Calling it “ill-advised and counterproductive” to enact a bill that would restore unemployment benefits to workers locked out during a labor dispute, Colorado Gov. Bill Ritter instead wielded his veto pen Tuesday evening and sent the Democratic-sponsored legislation back to the Legislature.
Wasting no time, the union representing grocery workers — involved in ongoing negotiations over a contract set to expire at the end of the month — flayed the governor for “(siding) with corporate interests over working families and an economic recovery” with the veto.
Ritter said in a letter to the Colorado House of Representatives that he was open to “future discussion” on the lockout provisions, but that he was concerned the legislation could “make a negotiated resolution of the grocery store contract more difficult, not less.”
At least some grocery workers aren’t buying it. From a United Food and Commercial Workers Local 7 release:
“As someone who voted for Bill Ritter in 2006, and who believed him when he talked about ‘policies that intersect with where people struggle’ in his inaugural address, I’m really disappointed that he hasn’t kept his promises to working people.” said Andrea Karr, a 20-year Safeway employee who works in Englewood and lives in Highlands Ranch. “This was a veto from someone who doesn’t understand people like me, people like me work hard and play by the rules to support our families. The big corporations have the advantage in this fight. They have the money and the power, as the Governor’s veto today showed.”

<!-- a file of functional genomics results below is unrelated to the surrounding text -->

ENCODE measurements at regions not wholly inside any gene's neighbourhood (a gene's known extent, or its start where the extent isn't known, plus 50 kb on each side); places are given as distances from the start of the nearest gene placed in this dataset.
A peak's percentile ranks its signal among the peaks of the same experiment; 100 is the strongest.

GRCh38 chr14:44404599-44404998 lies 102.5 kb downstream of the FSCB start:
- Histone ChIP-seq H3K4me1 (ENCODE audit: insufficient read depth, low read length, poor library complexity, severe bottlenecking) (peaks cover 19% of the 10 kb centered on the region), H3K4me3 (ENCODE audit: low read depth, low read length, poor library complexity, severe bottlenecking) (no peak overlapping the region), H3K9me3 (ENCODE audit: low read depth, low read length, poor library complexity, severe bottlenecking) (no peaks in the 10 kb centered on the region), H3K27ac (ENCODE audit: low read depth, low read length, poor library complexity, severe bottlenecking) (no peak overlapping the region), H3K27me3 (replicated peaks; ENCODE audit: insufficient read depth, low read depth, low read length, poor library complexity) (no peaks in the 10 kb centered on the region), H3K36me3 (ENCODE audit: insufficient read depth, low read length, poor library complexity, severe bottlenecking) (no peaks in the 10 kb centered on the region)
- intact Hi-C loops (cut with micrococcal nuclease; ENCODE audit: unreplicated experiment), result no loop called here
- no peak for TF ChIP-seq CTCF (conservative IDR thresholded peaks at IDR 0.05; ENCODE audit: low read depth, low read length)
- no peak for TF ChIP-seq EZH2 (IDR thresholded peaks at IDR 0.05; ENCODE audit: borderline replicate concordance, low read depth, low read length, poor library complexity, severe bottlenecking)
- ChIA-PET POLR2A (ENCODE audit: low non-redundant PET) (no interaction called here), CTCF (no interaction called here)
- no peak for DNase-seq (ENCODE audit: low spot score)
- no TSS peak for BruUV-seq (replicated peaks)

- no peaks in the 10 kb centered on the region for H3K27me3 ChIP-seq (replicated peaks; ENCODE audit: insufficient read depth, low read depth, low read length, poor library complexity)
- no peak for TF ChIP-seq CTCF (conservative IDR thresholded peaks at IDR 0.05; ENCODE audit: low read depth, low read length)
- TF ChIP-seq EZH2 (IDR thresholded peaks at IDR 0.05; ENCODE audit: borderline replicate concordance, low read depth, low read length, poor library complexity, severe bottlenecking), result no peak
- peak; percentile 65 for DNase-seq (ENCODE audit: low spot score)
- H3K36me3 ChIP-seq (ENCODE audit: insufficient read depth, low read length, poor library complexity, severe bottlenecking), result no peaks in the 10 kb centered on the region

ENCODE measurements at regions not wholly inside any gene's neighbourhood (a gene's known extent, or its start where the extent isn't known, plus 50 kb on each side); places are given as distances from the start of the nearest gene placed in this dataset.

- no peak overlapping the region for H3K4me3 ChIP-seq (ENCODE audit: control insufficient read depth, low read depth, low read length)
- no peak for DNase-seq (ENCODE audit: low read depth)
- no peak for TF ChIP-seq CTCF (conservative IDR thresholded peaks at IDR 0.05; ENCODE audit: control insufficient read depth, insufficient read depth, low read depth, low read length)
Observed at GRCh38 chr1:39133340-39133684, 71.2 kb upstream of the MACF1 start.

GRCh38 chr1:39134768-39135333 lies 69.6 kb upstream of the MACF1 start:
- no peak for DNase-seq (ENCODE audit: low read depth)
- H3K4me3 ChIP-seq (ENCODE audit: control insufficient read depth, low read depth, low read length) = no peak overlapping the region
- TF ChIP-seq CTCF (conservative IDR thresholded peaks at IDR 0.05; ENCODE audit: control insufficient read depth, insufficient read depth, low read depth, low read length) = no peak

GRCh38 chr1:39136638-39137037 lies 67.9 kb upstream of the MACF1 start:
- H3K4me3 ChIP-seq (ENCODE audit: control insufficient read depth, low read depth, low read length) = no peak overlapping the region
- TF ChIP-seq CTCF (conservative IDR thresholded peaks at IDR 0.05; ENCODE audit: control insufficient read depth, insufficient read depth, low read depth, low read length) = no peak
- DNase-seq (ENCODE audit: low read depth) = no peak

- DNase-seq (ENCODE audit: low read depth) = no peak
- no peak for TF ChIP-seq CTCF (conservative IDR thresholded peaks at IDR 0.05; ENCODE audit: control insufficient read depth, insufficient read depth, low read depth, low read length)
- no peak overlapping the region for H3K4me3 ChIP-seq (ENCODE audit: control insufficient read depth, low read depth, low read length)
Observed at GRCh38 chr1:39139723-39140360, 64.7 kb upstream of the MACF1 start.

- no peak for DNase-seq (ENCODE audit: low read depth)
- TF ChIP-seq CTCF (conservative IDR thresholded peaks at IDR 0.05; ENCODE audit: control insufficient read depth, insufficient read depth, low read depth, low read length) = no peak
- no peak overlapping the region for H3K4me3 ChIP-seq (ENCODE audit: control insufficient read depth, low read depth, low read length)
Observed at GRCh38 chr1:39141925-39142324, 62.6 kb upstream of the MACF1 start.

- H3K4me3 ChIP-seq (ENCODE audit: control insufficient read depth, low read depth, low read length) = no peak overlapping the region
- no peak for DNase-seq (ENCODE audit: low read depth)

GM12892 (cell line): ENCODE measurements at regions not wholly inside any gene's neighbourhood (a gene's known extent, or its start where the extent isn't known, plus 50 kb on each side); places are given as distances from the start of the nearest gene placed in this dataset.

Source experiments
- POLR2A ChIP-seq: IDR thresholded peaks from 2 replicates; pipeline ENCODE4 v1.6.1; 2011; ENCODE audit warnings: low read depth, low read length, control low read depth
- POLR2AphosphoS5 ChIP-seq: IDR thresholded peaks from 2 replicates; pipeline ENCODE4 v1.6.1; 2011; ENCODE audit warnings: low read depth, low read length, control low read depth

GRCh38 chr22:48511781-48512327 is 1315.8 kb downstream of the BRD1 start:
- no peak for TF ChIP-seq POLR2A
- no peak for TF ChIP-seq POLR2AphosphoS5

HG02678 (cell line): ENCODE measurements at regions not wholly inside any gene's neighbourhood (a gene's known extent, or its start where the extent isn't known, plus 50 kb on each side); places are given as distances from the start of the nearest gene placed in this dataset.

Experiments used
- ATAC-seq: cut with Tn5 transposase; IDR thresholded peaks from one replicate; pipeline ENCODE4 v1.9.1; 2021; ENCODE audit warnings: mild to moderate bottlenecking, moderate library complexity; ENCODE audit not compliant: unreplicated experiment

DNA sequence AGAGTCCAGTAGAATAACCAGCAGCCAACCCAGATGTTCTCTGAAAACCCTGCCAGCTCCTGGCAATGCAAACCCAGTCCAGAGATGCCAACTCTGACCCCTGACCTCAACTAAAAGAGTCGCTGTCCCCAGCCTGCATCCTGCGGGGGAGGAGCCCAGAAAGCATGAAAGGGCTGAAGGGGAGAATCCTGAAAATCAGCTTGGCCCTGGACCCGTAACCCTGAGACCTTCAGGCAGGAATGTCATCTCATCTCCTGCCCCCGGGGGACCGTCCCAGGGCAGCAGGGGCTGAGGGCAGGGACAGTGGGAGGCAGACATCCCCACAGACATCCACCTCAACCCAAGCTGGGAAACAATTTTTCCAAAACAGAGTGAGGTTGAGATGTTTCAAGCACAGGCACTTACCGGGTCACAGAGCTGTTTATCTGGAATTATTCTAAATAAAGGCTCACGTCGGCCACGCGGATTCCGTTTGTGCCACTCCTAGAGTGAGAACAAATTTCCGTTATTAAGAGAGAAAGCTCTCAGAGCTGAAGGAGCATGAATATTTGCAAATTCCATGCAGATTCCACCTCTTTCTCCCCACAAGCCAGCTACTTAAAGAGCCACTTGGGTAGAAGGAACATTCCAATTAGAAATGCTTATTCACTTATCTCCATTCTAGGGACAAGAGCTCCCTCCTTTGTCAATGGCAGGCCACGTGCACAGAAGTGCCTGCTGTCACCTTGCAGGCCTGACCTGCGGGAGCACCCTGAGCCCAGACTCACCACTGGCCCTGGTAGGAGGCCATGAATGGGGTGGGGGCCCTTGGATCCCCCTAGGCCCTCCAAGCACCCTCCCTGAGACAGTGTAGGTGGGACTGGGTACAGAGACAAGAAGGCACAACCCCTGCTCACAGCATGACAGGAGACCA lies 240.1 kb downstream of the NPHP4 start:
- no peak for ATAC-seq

“Nobody asked workers about timing when Gov. Owens changed the law in 1999,” said Julie Collier, a 30-year King Soopers employee from Westminster. “When is the timing right to help the people who make $10 an hour, not just the people who make $10 million a year?”
Proponents of House Bill 1170 argued it merely restored benefits available for decades to workers locked out by employers. In 1999, a Republican-controlled Legislature passed a law eventually signed by Gov. Bill Owens, also a Republican, that stripped the ability of workers to collect unemployment benefits locked out during a labor dispute. The change came three years after Safeway workers collected benefits during a month-long lockout aimed at pressuring striking King Soopers workers.
In his veto letter, Ritter said the state shouldn’t “interject itself” into contract negotiations, which have been at a standstill over union demands for wage increases and continued pension funding while grocery stores are proposing wage freezes and cuts to pension plans. After describing the looming impasse, Ritter writes:
… In these troubled economic times, I am deeply concerned about the effect a strike or lockout of employees would have on grocery store workers and consumers across the state, and I am concerned that signing this bill into law will make a negotiated resolution of the grocery store contract more difficult, not less. Therefore, under these circumstances, the state should not interject itself into these contract negotiations by enacting House Bill 09-1170 into law.
The merits of this bill, however, are worthy of future discussion and perhaps future legislation. In 1999, the statutory provision that House Bill 09-1170 would repeal and reenact was substantially amended for the first time in twenty-four years, upsetting the longstanding balance governing when locked-out and striking workers were eligible for unemployment benefits. The issue of how best to restore this balance is a debate that we should have. But the debate should be had and legislation crafted outside of the shadow of a major contract negotiation that has the imminent threat of a strike or lockout.
The bill wouldn’t have affected grocery bargaining, a UFCW spokeswoman contended. “It would have taken effect on July 1, 2009, well past the current grocery contracts’ deadline on May 30,” Laura K. Chapin said in a statement.